marque discovers American power
may change every couple years, engine designs can last for a quarter of a
century. Many of today´s vehicles are motivated by engines that first appeared
in the 1960s. The Ford 302-cid V8, Chrysler´s 318-cid V8 and the venerable Buick
V6, for example, have been around for decades. Of course, they have undergone
many modifications, improvements and influsions of modern technology. The
US-bred, British-raised Buick/Rover V8 rightfully should be included on this
In 1961, Buick,
Olds and Pontiac joined the attack on the growing import threat. Not only did
the three divisions share a platform, they also used a common V8 engine: the
Buick designed and built, all-aluminium V8. While it produced a respectable 155
hp in base tune, it wasn´t long before GM was getting even more ponies out of
this rather small (only 215-cid) V8. Tweaking with a four-barrel carb and a
10.25:1 compression boosted output to 185 hp.
Olds took a
pioneering step when it added a turbocharger to reach 215 horses, and installed
this “Turbo-Rocket V8” in the limited-edition 1962-63 Olds F-85 Jetfire.
buyers of Detroit Iron in the 1960s wanted their muscle from lots of cubic
inches, so the 215-cid V8 was gone from the GM catalog by 1964. But GM quickly
found an eager buyer for rights to the Buick V8 as well as the tooling to
produce it: British Leyland.
The little V8
was reborn as the 3.5-liter (3528cc) engine that first appeared in the 1967
Rovers. It replaced Rover´s venerable F-head, 3.0-liter inline six-cylinder and
turned the company´s P5 platform into the so-called P5B. Rover, which came under
the BL umbrella in 1967, built cars known for their Rolls-Royce build quality,
but also for dowdy looks and performance. In fact, the 1950-64 P4-series earned
the nickname “Aunty Rover” because of the type of driver often seated behind the
featured staid styling dominated by a large, upright grille. Besides a
conventional four-door sedan, there was a “Coupe”. But that was a bit of a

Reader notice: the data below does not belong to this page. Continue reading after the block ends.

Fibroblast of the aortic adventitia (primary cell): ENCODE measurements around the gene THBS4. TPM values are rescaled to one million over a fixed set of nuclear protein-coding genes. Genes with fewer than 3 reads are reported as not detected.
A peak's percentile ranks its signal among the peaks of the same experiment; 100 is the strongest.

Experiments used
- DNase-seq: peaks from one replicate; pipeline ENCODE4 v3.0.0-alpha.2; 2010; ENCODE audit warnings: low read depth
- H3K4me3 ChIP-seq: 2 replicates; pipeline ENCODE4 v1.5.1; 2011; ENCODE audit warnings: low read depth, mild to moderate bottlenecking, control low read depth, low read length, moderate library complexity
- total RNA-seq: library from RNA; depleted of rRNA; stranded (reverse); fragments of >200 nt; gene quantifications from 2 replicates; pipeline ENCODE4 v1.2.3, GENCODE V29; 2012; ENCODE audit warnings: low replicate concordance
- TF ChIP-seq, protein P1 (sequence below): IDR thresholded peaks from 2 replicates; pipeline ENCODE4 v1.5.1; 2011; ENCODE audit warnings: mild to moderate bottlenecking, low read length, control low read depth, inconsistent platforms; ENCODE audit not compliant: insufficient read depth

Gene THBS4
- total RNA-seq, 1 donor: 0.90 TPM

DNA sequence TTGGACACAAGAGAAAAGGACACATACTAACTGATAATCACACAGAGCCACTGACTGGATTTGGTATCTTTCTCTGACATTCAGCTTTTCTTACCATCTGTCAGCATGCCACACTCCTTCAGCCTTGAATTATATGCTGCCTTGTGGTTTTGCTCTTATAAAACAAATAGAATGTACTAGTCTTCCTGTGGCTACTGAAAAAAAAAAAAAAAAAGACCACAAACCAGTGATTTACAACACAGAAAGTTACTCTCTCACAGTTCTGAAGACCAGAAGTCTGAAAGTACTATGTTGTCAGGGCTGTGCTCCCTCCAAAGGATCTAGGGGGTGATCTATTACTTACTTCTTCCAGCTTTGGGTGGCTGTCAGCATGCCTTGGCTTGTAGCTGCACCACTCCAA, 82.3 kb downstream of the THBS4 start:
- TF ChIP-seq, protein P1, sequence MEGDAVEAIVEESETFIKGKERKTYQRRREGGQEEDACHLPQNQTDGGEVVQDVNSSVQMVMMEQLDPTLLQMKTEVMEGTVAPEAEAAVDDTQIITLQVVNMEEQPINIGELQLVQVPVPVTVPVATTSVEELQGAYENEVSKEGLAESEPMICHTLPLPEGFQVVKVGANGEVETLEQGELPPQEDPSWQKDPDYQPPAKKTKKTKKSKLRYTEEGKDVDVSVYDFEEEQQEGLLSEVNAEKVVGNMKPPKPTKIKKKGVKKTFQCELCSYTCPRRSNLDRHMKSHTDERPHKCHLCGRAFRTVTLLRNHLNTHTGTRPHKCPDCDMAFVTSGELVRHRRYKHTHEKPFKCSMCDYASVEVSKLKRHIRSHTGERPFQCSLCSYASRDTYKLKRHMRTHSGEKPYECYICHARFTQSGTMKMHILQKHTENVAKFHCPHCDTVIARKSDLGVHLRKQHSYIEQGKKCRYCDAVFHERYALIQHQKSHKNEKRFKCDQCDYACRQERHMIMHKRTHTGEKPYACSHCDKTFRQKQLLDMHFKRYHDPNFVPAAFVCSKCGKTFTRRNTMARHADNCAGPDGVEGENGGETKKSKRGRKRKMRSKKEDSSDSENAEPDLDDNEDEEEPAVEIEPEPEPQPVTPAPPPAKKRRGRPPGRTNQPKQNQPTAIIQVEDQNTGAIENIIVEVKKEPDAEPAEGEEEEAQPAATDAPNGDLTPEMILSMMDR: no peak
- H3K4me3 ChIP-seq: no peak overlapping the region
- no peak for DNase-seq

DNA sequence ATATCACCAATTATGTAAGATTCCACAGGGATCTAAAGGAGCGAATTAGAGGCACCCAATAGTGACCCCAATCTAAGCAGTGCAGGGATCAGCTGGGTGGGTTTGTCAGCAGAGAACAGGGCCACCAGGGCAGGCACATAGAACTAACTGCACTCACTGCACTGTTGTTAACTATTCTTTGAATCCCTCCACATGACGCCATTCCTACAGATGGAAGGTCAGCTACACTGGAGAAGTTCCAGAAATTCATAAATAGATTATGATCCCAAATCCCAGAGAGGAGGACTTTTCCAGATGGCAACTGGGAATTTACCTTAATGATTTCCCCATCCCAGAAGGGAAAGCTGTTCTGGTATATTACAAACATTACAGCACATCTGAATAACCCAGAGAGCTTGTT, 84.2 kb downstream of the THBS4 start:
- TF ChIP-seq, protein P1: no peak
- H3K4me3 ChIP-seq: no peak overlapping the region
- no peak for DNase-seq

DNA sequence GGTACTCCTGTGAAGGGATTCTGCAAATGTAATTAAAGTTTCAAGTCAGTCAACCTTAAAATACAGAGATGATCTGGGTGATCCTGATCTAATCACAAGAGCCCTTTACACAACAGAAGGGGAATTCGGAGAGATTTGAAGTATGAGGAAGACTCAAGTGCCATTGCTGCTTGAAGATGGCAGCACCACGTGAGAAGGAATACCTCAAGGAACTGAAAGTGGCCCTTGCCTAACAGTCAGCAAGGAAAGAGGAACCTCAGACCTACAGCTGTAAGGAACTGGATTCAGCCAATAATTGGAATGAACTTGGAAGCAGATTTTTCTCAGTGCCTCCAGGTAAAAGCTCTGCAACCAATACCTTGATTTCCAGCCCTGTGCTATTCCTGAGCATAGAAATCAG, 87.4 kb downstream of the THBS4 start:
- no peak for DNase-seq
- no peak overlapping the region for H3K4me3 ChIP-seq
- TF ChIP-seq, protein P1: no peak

misnomer since it, too, had four doors. However, the Coupe featured a lower roof
profile and seating for only four. Thanks to the new 161-hp Rover V8, the P5B´s
performance was far less anermic than previous models.
And the next
application was a lot more exciting as the Buick/Rover V8 was installed in the
radically restyled (at least by british standards) Rover P6 series. Besides
contemporary looks, the P6 that debuted in 1963 became more of an enthusiast´s
car. When the P6 first appeared it was designated the Rover 2000 to note its
2.0-liter (1978cc) sohc, inline four-cylinder, producing 90 hp. In 1966, the
2000 was joined by the 2000 TC that used twin carburettors and higher
compression to crank out 114-124 hp.
complaints of lackluster performance with the 2.0-liter persisted, Rover
installed the V8 for 1968, producing two models – the Rover 3500 and 3500 S.
In the 3500,
the little V8 put out 143 hp; when tweaked for the 3500 S it was rated at 184.
The Rovers used twin SU carburettors in lieu of the American Rochesters that the
engine had when it wore a GM label.
all-aluminium weighed about the same as the Rover four, the excellent handling
characteristics of the 2000/2000 TC were retained. Introduced with a Borg-Warner
three-speed automatic, a more sporting, beefed-up manual from the 2000/2000 TC
was added a bit later, further enhancing performance.
The P6 sedan
was rather advanced with a monocoque structure on which the outer skin panels
were bolted. This made for easier and less-expensive body repairs.
was a De Dion setup, while coil springs and twin control arms were used in
front. It also had four-wheel disc brakes, the rears mounted inboard.
Thousand Five”, as it was called in England, was sold in the United States
through 1971, although styling of the cars sent Stateside was marred somewhat by
triple hood scoops and some not-too-handsome wheels. While they were excellent
performing sports sedans overall, the Rovers suffered from the same basic
quality control problems that plagued the entire British auto industry of the
period. Also, with a price tag of $5400 in 1969, Rover´s 3500 S was almost as
expensive as a 1969 Cadillac. Few were sold in the States and sales were halted
by 1971. The Three Thousand Five continued to be marketed in Britain until 1975.
The 3500/3500 S
was replaced in 1976 by the wedge-profiled SD1, which also used the Buick/Rover
V8. A SD1 four-door fastback spreadheaded Rover´s brief return to the US car
market in early 1980s, but with even less success than its predecessors.
Buick/Rover V8 went on long after the 3500/3500 S. Indeed, it is still in
production today: Americans can find it in late-model Range Rovers, albeit with
displacement increases first to 3.9, then 4.2 liters and now with electronic
cars producers also used the Buick/Rover V8. The 3.5-liter found itself in the
1974 MGB GT V8 fastback coupes and was also called upon to power the archaic
mechanicals and bodystyle of the Morgan Plus 8, a model still being produced at
Malvern Link. It also made its way into the Triumph TR 7 from 1978-81 to create,
appropriately, the TR 8.
But it was TVR
that pushed the engine to its full potential. For its 420 SEAC (Special
Equipment Aramad Composite), a 150-plus mph roadster, the company increased the
engine´s displacement to 4.45 liters and obtained some 320 horses, a long way
from its 155 hp beginnings.